Lord Randolph Resigns, Part II: "I had forgotten Goschen"
To the victors in the Ministerial Crisis of 1886 went twenty years of power, writes Robert Rhodes James, while to the loser there only remained a poignant struggle against denigration and disease.
Emotions of confusion, recrimination and consternation filled the political world on the morrow of the announcement of the resignation of Lord Randolph Churchill. His friends were bewildered and angry, while from his foes came the joyful cry of “I told you so!”
Everything about his action placed Lord Randolph in the most unfavourable light, and he received an almost uniformly hostile “press,” the Tory organs being particularly virulent. Chamberlain, stunned by the news, wrote to Brett, who had scoffed at rumours of a breach in the Cabinet:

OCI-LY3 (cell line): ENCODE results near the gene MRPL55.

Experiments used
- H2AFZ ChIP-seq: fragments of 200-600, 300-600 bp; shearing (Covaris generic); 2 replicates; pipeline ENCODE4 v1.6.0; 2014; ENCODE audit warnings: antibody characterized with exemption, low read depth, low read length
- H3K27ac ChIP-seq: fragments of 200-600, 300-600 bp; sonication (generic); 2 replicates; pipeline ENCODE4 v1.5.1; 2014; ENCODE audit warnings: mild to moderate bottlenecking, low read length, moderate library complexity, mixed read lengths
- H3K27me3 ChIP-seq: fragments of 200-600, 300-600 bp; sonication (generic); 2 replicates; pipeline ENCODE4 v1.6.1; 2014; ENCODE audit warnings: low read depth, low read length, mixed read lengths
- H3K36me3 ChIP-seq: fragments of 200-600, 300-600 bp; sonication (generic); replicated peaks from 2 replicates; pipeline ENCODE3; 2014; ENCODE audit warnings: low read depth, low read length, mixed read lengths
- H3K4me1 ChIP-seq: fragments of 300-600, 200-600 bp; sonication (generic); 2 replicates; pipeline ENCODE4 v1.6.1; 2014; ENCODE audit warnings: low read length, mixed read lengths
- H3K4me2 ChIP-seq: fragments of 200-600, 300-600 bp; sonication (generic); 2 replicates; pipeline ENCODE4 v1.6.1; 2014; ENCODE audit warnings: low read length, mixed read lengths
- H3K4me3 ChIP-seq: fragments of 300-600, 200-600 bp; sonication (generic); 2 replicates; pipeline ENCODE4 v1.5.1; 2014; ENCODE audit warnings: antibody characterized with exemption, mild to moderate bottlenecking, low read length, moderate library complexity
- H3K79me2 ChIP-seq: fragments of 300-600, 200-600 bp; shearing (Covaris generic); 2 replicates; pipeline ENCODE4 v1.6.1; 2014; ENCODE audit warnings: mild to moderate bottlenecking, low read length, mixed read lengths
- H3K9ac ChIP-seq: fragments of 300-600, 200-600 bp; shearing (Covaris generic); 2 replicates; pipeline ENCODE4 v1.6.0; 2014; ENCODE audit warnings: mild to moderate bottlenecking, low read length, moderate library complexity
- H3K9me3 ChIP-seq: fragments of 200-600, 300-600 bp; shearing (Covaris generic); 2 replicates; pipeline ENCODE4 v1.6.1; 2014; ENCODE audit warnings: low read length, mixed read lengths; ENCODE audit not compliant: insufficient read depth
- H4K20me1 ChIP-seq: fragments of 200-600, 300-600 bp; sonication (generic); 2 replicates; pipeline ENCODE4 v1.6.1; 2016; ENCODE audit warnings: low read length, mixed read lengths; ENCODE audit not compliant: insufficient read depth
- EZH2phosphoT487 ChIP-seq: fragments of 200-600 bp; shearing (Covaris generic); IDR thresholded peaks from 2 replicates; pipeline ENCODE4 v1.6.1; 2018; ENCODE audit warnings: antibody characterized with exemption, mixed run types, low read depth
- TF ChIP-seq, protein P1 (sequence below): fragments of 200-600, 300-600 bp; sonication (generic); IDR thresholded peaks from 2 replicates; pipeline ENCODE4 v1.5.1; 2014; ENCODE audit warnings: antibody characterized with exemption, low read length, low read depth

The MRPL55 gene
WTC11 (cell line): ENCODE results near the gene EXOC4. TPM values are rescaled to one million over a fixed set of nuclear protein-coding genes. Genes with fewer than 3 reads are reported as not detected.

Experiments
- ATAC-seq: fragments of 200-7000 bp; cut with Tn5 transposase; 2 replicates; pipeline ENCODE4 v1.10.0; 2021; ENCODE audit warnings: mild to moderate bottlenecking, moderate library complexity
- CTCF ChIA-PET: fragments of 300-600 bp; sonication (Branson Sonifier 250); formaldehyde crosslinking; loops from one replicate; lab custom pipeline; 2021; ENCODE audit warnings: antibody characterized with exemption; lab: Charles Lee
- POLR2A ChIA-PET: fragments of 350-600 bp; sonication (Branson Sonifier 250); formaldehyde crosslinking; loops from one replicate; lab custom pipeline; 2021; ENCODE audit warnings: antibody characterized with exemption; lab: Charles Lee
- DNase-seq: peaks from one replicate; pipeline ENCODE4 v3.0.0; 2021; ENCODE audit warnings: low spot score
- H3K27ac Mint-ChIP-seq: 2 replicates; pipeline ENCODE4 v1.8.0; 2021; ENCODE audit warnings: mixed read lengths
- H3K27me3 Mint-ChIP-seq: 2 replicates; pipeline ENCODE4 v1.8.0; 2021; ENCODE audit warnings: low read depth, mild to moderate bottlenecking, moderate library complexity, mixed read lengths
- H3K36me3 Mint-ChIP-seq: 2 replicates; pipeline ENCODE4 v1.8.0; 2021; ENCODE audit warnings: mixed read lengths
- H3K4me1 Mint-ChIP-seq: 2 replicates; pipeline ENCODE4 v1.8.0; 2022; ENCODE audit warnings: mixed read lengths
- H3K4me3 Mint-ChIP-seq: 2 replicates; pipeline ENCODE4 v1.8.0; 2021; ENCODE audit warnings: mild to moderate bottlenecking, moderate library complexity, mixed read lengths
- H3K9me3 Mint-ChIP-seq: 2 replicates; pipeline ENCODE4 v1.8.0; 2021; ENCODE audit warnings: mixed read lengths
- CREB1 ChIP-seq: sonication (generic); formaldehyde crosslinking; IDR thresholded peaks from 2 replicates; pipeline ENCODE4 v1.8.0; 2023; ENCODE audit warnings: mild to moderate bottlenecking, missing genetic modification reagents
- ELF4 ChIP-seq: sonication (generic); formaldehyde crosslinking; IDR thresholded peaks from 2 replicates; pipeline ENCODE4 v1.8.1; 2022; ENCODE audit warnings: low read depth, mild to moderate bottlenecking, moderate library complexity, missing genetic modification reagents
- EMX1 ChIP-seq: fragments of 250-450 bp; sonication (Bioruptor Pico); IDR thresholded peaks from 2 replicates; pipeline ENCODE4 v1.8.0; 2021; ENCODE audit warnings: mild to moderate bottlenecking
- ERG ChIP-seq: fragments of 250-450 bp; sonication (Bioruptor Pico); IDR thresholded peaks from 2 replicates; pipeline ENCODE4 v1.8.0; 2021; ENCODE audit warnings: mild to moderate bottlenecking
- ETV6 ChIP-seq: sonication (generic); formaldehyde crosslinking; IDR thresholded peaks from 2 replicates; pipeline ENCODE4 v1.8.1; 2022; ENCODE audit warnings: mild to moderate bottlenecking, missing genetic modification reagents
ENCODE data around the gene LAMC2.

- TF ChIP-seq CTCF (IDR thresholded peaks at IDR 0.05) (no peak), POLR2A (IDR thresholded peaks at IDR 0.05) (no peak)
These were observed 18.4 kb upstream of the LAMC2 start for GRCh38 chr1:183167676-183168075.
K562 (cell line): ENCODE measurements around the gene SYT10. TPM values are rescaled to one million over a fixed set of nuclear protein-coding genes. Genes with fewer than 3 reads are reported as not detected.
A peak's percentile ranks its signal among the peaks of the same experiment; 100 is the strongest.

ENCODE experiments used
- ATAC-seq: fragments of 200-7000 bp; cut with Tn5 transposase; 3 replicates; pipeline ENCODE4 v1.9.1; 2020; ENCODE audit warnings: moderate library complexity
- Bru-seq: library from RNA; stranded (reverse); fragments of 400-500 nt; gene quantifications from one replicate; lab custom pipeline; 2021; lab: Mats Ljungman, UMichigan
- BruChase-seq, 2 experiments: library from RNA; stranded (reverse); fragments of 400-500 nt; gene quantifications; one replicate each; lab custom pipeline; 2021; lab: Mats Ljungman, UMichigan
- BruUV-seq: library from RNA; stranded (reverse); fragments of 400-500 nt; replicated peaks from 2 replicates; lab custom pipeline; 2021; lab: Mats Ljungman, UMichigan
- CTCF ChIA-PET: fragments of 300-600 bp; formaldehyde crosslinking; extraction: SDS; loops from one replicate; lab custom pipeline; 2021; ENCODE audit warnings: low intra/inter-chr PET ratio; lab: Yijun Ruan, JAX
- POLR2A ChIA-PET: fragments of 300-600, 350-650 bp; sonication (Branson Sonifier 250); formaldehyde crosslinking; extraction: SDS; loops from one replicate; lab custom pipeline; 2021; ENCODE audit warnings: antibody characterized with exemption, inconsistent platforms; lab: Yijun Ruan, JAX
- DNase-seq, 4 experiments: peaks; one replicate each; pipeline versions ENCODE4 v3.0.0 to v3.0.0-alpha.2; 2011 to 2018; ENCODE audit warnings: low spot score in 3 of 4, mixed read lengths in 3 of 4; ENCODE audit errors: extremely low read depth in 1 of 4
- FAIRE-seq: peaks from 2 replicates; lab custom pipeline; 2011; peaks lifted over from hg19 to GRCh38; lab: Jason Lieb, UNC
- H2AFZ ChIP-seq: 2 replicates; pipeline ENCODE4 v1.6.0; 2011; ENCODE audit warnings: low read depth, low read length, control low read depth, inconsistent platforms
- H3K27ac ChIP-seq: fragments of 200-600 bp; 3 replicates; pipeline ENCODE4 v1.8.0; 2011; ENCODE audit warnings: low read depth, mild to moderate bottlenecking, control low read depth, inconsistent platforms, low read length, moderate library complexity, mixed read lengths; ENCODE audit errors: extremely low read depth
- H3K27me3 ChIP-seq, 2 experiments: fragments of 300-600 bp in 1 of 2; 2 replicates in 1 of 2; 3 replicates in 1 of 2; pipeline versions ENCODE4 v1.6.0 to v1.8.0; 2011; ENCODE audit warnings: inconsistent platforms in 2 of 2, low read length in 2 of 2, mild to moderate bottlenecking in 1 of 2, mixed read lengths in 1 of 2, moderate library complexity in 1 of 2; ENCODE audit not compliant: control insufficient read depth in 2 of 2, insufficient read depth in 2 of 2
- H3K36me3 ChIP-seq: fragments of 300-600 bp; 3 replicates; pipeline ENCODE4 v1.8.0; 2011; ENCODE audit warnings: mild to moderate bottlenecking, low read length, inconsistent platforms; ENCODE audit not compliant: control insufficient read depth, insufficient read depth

“What do you think of the ‘little rift’ now? Salisbury is a bold man and is no doubt prepared for all the consequences. The old combination is irretrievably smashed. I hardly know what new ones may be possible in the future.”
Arthur Balfour formed an accurate assessment of the new situation when he rejoiced that Churchill could not have left the Cabinet...